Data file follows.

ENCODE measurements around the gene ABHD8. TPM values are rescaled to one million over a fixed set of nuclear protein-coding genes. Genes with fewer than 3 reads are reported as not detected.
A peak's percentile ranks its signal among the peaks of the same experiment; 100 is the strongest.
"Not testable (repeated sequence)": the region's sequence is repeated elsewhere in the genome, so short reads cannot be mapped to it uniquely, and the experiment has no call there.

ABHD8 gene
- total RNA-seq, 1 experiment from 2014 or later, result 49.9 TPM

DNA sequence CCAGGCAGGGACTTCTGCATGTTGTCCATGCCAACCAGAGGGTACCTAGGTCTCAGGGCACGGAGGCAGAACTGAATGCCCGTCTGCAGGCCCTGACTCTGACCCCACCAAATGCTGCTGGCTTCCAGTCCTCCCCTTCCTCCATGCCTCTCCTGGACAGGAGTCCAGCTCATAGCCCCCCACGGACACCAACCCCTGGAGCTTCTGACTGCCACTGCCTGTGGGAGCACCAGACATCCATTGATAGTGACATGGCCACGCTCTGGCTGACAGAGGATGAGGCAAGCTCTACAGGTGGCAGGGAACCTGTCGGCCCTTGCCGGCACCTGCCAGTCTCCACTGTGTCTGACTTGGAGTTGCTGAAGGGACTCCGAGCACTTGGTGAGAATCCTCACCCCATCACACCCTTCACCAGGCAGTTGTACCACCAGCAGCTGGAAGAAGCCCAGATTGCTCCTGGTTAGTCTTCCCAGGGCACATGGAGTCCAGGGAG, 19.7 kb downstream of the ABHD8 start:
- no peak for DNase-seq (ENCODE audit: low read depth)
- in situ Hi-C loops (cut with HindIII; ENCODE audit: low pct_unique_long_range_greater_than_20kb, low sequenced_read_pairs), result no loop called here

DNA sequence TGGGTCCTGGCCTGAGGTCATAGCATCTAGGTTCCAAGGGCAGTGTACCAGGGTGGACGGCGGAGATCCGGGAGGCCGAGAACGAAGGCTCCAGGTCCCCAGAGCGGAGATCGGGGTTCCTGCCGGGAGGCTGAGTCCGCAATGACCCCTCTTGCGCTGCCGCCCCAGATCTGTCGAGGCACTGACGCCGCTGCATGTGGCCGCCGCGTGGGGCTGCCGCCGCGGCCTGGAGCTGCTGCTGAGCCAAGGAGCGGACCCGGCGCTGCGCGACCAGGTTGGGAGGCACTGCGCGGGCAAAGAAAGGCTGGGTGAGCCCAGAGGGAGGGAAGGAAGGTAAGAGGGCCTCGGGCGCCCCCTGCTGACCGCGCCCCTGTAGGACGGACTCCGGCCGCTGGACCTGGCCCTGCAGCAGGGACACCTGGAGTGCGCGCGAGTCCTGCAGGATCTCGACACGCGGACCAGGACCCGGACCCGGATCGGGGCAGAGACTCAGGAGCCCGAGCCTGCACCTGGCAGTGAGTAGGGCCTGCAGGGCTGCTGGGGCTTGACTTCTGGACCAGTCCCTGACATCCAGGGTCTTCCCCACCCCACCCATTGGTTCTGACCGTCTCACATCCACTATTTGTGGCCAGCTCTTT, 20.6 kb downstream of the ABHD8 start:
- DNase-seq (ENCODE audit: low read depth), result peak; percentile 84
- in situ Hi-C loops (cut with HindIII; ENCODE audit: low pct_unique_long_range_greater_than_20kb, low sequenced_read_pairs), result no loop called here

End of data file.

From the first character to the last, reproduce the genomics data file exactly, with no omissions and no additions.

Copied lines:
ENCODE measurements around the gene ABHD8. TPM values are rescaled to one million over a fixed set of nuclear protein-coding genes. Genes with fewer than 3 reads are reported as not detected.
A peak's percentile ranks its signal among the peaks of the same experiment; 100 is the strongest.
"Not testable (repeated sequence)": the region's sequence is repeated elsewhere in the genome, so short reads cannot be mapped to it uniquely, and the experiment has no call there.

ABHD8 gene
- total RNA-seq, 1 experiment from 2014 or later, result 49.9 TPM

DNA sequence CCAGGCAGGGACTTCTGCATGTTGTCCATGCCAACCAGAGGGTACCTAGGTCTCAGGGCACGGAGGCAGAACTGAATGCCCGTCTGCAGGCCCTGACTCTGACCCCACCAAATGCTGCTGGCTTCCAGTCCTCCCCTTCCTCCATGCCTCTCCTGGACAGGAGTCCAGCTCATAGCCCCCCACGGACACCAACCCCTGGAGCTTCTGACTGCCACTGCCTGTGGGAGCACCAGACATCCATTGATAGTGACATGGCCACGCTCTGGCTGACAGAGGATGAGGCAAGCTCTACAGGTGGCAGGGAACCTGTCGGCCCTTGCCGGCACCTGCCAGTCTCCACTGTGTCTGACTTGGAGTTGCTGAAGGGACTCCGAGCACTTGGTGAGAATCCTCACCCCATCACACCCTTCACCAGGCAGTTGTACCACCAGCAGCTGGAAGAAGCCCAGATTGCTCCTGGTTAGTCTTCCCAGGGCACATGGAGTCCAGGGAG, 19.7 kb downstream of the ABHD8 start:
- no peak for DNase-seq (ENCODE audit: low read depth)
- in situ Hi-C loops (cut with HindIII; ENCODE audit: low pct_unique_long_range_greater_than_20kb, low sequenced_read_pairs), result no loop called here

DNA sequence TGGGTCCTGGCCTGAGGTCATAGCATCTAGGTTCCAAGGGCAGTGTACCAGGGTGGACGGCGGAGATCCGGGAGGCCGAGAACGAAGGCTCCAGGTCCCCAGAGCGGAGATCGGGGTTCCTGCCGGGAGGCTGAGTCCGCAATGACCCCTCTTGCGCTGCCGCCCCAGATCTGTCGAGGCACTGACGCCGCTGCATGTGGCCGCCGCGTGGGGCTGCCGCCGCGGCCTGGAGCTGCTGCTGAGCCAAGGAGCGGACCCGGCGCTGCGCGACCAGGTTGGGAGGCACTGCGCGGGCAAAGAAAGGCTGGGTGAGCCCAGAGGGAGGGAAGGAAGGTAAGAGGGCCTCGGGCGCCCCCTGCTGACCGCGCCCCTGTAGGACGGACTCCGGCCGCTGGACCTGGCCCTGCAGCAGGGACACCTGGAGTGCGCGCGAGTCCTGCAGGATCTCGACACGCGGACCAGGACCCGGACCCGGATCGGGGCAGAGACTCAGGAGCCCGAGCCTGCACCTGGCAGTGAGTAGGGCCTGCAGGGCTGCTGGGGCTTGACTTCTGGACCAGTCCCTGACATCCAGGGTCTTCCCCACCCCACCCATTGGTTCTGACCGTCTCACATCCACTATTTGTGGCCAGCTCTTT, 20.6 kb downstream of the ABHD8 start:
- DNase-seq (ENCODE audit: low read depth), result peak; percentile 84
- in situ Hi-C loops (cut with HindIII; ENCODE audit: low pct_unique_long_range_greater_than_20kb, low sequenced_read_pairs), result no loop called here